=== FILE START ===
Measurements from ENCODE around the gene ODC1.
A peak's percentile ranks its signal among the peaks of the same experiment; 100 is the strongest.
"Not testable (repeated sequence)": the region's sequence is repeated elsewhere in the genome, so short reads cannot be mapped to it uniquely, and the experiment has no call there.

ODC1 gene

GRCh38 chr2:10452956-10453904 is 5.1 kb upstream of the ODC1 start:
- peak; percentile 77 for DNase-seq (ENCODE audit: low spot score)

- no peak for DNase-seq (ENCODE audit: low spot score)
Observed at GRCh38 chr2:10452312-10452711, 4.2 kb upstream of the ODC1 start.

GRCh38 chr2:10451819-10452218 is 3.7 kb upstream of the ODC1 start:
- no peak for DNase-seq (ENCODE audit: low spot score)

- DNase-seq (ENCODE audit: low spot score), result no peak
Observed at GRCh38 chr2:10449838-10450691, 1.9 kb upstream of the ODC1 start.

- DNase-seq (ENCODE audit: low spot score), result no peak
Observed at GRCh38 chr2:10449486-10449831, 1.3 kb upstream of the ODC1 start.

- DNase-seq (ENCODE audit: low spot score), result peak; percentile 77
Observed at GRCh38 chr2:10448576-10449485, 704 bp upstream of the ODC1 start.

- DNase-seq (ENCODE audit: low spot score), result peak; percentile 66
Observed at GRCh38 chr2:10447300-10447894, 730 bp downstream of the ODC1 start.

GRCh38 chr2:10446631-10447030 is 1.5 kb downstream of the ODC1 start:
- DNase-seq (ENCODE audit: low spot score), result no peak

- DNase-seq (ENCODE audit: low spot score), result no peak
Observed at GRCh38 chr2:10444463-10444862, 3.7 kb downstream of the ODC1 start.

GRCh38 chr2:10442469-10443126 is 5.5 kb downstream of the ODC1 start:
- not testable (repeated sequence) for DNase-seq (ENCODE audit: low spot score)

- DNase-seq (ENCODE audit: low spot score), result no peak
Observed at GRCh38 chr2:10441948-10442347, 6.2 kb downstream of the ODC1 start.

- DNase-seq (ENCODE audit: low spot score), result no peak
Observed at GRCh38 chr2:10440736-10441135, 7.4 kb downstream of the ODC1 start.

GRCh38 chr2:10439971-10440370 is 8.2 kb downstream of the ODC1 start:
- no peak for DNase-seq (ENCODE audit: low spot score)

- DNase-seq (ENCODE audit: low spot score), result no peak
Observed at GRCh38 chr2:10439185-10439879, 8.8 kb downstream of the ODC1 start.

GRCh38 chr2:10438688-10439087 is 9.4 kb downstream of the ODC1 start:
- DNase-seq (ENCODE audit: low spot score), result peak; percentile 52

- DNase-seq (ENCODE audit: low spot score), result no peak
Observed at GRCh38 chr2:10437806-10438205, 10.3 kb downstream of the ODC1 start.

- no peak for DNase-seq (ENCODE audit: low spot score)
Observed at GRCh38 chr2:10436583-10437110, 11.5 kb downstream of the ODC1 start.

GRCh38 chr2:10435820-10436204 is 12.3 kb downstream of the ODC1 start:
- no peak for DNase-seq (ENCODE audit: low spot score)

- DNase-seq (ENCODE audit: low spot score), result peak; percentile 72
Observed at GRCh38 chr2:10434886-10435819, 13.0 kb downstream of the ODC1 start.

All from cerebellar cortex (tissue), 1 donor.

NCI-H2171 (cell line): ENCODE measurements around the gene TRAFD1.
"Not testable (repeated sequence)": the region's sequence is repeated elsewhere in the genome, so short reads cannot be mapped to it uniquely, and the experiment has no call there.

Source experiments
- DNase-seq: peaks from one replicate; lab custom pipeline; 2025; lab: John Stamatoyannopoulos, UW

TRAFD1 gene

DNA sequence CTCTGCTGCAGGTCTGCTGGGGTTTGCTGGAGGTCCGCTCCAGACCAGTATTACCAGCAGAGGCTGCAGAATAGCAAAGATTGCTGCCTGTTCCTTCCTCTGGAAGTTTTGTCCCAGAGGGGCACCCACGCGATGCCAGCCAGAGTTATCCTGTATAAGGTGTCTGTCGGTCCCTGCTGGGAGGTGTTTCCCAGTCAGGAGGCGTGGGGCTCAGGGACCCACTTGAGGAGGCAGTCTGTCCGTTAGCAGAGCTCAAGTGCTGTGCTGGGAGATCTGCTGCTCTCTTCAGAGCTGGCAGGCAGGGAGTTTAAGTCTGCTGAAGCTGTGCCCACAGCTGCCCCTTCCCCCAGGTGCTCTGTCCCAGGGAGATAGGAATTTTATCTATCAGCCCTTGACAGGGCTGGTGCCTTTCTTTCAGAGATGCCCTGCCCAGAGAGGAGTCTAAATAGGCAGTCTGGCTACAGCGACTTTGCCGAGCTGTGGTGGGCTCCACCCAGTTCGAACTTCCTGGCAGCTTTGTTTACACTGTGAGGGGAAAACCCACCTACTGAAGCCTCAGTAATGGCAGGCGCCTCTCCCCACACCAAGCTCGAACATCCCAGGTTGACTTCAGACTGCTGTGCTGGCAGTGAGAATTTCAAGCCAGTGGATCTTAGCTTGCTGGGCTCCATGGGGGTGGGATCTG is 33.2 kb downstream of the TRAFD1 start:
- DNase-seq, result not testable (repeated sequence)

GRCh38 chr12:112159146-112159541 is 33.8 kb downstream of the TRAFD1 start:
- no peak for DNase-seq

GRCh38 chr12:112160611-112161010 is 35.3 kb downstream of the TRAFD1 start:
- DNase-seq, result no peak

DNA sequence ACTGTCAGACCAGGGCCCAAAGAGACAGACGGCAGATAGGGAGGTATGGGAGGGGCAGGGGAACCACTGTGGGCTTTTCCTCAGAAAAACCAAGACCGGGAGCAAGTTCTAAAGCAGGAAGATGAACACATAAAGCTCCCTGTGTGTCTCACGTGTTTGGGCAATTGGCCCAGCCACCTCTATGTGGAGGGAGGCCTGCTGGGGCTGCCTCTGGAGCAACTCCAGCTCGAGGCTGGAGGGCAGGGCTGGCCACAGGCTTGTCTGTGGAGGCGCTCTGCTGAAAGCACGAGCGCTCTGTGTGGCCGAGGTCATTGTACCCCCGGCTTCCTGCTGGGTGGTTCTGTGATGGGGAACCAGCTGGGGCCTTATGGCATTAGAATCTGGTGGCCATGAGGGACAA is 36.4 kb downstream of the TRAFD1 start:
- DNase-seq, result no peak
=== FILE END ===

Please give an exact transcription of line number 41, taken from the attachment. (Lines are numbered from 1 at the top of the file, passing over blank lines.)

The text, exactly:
- DNase-seq (ENCODE audit: low spot score), result peak; percentile 72